The first time I felt this hungry – persistent, insatiable hunger – was during my stint as a member of the National Youth Service Corps (NYSC) in the early months of 2020. The compulsory paramilitary training for all Nigerian university graduates, undertaken in an unfamiliar town, had brought so much physical and psychological stress to me. The relentless drills by the soldiers, the homesickness, the endless lectures, and the ungodly hours from 4 am to midnight all conspired to suppress my appetite.
Now fast forward to Salzburg, and hunger took on a different guise. Instead of a loss of appetite, I had lost my luggage in the complicated airline system somewhere on my connecting flights from Nigeria to Austria. A bag that happened to have all my food supplies in it. I contacted the airline, and they found my bag, but it would take a couple of days to get to me. So, for the first two weeks of my stay in Salzburg, I was hungry!
I believed I could survive on fast food. I was ready to eat burgers, fries, and restaurant meals. But what I didn’t realize was that my taste buds were too different from that of Europeans. I noticed that while I was used to meals prepared with a generous dose of spices, salt, and pepper, Europeans were much more lenient in their use of spices in their food. I found myself adding salt and pepper to everything, even French fries, to make it tastier. Despite trying sandwiches, noodles, and burgers, and even attempting to cook pasta, the lack of my usual spices made everything taste bland. I began to dread mealtimes because it became a never-ending cycle of bland carbs that left me feeling unsatisfied. On countless occasions, I wished I had lost my clothes bag instead of my food bag. Even in the freezing weather, I’d prefer being the weird, naked woman over dealing with this constant hunger.
Yet, rather than wallow in my misery, I decided to make the best of my time – to embrace the city. I stepped into the beautiful cobblestone streets of Salzburg. I bought and learned to ride a bike. I made friends. I visited the historical House of Mozart – yellow and unassuming, but ultimately commanding respect and adoration. Together with friends, I visited the enchanting lakes of the city, and I drank more beers in 2 weeks than I had drank in my entire adult life. “When in Austria…” you know!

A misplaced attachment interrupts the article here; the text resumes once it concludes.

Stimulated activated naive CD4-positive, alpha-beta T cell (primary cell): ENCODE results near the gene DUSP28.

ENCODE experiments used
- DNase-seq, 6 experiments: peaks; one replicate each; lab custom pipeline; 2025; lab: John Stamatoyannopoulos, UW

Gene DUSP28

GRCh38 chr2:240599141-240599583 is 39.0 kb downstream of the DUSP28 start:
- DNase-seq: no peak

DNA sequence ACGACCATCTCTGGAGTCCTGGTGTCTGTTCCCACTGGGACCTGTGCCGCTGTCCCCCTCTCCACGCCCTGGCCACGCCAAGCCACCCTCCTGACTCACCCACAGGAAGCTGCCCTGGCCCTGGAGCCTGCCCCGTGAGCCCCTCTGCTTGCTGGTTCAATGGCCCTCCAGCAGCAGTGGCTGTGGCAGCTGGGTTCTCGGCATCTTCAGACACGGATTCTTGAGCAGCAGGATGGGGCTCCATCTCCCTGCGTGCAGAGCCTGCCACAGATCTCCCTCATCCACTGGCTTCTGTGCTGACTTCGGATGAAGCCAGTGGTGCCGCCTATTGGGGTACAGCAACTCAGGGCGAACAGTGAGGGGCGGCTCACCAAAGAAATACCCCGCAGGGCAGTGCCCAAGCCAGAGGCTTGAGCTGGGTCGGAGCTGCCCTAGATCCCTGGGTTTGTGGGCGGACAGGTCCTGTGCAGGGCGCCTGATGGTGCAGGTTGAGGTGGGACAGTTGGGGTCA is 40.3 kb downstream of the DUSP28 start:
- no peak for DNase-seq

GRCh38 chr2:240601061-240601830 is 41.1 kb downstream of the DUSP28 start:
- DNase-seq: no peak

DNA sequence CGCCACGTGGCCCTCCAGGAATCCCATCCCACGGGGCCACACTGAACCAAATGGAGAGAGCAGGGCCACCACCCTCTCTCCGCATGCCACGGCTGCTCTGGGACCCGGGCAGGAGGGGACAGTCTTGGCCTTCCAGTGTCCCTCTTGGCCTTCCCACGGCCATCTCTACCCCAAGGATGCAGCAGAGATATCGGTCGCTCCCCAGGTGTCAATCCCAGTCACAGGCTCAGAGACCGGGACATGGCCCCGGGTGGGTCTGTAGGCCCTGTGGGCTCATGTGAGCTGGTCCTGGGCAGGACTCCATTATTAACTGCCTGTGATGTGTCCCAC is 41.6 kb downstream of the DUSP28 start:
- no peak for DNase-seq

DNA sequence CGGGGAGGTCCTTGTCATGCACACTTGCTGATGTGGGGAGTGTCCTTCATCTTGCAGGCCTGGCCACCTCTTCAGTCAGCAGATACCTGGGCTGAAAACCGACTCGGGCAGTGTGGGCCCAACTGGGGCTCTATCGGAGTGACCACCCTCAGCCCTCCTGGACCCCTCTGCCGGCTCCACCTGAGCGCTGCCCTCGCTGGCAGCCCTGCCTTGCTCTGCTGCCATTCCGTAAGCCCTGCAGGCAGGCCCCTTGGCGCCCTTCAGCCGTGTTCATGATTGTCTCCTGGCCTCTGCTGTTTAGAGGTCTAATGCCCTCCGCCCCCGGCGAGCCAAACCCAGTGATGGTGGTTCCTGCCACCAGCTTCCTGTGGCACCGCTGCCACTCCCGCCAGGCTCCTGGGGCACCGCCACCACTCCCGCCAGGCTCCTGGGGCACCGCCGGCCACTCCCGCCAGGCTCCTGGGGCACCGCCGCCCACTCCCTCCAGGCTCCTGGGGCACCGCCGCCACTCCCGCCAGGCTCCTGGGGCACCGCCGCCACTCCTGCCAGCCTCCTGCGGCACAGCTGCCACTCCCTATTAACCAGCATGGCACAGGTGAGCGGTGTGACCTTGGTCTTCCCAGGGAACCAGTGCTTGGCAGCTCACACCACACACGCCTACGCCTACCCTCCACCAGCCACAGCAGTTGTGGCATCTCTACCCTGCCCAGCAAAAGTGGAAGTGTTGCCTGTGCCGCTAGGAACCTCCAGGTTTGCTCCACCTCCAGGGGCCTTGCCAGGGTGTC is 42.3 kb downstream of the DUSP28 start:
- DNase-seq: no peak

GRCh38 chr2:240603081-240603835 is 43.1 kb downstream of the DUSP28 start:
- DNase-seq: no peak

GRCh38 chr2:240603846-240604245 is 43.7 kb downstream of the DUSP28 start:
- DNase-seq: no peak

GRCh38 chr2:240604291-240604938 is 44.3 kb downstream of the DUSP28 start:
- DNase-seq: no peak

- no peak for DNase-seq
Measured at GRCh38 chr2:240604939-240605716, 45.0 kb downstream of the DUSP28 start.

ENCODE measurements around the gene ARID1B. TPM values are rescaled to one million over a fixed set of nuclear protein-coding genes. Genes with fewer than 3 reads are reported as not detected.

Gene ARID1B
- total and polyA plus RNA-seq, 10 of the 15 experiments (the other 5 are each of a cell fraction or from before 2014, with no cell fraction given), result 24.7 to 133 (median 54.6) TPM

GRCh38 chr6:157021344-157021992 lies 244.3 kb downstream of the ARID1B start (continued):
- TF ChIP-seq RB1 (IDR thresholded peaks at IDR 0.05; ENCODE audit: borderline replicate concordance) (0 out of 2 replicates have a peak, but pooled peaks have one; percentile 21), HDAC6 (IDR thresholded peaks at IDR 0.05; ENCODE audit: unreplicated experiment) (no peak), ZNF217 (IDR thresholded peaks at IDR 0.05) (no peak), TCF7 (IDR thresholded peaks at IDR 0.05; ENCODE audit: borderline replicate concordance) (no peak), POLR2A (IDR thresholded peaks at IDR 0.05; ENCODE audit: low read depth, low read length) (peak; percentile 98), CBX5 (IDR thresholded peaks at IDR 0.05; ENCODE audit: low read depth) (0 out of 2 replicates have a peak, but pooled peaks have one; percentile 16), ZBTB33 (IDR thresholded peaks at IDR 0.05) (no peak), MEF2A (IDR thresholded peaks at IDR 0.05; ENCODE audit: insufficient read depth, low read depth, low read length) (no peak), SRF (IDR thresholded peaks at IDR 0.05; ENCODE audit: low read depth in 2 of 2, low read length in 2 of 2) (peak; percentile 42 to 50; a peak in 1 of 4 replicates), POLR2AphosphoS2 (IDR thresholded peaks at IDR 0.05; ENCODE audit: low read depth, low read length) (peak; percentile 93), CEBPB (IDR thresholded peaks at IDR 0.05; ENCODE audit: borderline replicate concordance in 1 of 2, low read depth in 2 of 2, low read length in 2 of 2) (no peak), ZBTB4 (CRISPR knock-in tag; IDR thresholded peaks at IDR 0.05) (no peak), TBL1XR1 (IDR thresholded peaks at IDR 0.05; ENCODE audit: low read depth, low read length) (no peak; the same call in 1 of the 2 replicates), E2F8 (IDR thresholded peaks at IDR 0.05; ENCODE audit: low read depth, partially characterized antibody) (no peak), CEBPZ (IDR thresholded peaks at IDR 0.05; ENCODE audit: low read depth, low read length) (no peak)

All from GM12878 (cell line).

However, the most rewarding thing I did during those days was to curl up in my bed after a busy day and delve into the world of food shows and documentaries.
I binged documentaries like High on the Hog, and Street Food: Asia. Then I’d go to bed wishing I were the people on those sets. I’d have eaten so much food. On other evenings, I watched the epic 100-hour Cookathon by Nigeria’s Hilda Baci. Although it was a Guinness World Record achievement for her, it became my culinary escape. To me, it was a tantalizing journey through thick soups, crispy fried chicken, and meticulous Jollof rice dishes that I missed dearly. Dramas like Little Forest comforted me and shows like Bukie’s Kitchen and Adorable Kitchen fueled my yearning for home-cooked goodness.
I found solace in the fact that I was able to eat these foods in my dreams. Although eating in one’s dreams is typically frowned upon back home, in Salzburg, it became a nightly ritual that I both anticipated and lamented, because I would always wake up hungrier and angrier than I had been the previous night.
But just when I contemplated abandoning my studies and returning home, a call from the airline interrupted my existential crisis—my bag had arrived.
I was overcome with such great joy that I cried tears of relief. The next morning, I raced to the airport and completed the necessary checks; and there it was—my blue, bold, and beautiful luggage, the treasure trove that would transform me into a satisfied and content woman. My preciousssssss!